Friday, May 30, 2008

Meadows Cabin

hanging on the porch

Rose River

ginseng -- the first time we've ever seen it in the wild

She's a little bigger this year!

Matt's wild edibles disciple learning about the wonders of tuliptree nectar

an indigo bunting in the front yard

Tuesday, May 20, 2008

Early mornings in RMNP

Matt somehow convinced his wife and in-laws to go hiking at 6 AM in Rocky Mountain National Park. Not once, but twice.

What were they thinking, you ask? Animals.

The meadows were full of elk.

There was an unbelievable number of hummingbirds. On the first morning we saw one zooming high up into the sky and then diving almost to the ground, over and over. Apparently this is a mating ritual. After a bit we learned to find them from the sound they make as they fly -- which apparently comes from a slot in their wings as they beat up to 70 times a second.

We also watched a family of tree swallows nesting in this hole.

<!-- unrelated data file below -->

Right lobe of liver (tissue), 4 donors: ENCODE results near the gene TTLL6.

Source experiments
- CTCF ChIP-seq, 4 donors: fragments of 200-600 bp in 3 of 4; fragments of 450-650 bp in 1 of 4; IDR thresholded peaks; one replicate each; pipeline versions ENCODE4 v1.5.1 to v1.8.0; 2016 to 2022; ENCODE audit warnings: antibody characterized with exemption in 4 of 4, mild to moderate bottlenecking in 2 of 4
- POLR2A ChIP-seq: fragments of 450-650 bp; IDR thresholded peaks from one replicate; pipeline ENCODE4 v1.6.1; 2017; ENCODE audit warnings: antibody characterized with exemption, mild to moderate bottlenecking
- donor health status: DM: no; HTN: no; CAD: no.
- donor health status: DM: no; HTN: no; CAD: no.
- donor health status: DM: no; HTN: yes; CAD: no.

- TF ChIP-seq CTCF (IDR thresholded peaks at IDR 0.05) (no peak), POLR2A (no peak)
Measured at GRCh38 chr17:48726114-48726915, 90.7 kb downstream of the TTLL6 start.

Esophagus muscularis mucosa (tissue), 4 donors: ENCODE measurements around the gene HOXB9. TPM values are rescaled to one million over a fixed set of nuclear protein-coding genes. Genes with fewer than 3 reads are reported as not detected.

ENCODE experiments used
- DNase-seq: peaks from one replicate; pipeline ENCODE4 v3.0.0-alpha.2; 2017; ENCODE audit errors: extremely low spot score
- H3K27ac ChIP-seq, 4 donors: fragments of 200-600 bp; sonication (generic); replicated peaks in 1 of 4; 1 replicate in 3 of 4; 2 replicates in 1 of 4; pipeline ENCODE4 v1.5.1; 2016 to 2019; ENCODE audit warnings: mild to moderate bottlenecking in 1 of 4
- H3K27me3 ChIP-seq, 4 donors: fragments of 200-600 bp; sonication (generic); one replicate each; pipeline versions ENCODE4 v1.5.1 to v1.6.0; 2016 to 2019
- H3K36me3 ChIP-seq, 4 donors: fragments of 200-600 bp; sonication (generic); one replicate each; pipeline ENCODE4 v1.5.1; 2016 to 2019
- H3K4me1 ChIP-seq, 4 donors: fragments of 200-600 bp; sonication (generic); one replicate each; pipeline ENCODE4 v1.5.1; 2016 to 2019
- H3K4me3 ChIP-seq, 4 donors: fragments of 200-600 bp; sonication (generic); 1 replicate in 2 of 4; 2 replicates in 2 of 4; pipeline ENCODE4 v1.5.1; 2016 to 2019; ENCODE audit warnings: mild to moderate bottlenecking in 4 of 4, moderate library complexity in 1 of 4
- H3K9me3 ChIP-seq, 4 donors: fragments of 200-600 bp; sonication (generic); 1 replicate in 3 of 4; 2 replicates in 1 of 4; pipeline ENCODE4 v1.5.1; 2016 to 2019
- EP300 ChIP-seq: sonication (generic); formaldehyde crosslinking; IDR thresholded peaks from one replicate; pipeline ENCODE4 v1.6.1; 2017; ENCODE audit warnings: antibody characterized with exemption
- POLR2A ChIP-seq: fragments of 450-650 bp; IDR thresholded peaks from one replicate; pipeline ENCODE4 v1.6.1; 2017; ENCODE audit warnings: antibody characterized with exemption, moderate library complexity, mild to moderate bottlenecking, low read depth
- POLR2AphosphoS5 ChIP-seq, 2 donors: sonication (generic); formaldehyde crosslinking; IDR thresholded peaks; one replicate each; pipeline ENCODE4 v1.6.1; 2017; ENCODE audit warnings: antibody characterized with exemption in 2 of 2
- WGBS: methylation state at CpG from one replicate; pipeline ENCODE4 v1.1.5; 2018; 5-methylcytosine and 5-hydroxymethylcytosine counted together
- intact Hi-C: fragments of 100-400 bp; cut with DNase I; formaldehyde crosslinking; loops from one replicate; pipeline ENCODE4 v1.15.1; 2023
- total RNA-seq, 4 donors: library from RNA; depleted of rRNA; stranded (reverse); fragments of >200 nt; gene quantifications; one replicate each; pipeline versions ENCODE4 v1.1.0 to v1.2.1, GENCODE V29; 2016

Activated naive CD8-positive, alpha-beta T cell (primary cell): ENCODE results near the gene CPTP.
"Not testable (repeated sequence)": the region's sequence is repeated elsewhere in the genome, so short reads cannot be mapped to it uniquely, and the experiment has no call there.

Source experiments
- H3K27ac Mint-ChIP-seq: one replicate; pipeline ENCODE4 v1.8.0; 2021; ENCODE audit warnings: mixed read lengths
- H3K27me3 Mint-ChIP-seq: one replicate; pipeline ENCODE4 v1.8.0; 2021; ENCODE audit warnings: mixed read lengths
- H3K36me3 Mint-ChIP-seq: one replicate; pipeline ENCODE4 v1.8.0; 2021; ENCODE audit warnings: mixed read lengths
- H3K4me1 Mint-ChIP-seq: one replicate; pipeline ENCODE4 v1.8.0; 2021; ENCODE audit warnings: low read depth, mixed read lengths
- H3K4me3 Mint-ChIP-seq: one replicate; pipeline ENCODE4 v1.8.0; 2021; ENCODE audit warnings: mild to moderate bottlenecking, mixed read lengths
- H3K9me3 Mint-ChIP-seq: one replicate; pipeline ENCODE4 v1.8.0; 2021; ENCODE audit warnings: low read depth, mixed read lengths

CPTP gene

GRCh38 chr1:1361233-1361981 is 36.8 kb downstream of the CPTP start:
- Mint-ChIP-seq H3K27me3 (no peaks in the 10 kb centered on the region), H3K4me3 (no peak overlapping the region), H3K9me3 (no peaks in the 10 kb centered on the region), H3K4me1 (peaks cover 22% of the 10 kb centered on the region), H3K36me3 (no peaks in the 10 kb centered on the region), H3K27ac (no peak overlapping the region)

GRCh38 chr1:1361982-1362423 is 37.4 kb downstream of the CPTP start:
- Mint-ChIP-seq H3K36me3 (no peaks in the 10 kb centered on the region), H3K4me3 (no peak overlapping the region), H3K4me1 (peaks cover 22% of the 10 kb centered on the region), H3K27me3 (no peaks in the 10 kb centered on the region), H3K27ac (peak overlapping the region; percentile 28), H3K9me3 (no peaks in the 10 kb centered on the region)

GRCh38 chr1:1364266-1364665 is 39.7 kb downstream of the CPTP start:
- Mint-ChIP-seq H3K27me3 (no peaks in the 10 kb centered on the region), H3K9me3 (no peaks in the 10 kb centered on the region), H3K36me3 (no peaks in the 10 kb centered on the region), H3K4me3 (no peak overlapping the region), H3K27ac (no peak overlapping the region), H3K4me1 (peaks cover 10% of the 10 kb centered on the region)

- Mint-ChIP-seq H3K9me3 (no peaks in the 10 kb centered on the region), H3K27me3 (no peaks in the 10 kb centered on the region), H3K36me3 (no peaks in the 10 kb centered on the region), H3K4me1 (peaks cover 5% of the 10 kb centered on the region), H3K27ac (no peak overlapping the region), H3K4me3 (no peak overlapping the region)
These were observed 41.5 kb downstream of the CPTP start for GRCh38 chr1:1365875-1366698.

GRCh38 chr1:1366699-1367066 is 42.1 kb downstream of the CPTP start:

And as it warmed up, marmots came out to sun themselves.

Also spotted: ground squirrels, chipmunks, a grouse, woodpeckers, wrens, warblers, jays...and very few people.

Monday, May 19, 2008

Saturday, May 17, 2008

Saturday, May 10, 2008

Annual Ladyslipper/Trillium Pilgrimage

Every spring we try to go to Thompson Wildlife Management Area to see the trilliums and the ladyslipper orchids, both of which are extremely rare around here. This time we went with Matt's dad and his friend Dottie. It was good we had a big pancake breakfast at home first (with strawberries from our garden!) because the rain was just finishing when we got to the trail. The flowers were a little droopy, but the sun came out by the end of the day.

a trio of ladyslippers, with trilliums in the background

Elizabeth, Art, and Dottie in fields of trilliums

showy orchis

more trilliums

Wednesday, May 07, 2008

Other Wonders of Scott's Run

We always debate whether we should make the extra drive when we can just go hiking in Rock Creek Park, but we always see wonderful things at Scott's Run.
Zebra swallowtail

and its host plant, the paw paw

carrion flower (stinky!)

fringe tree

and a cliff where you can sit and watch the canopy birds at eye level.

Baby Snapping Turtle

At Scott's Run on Wednesday Matt walked right by this little critter but Elizabeth spotted it in the trail. Possibly the only time we will get to hold a snapping turtle -- they can grow up to 35 lbs with an 18 in. shell and a powerful bite!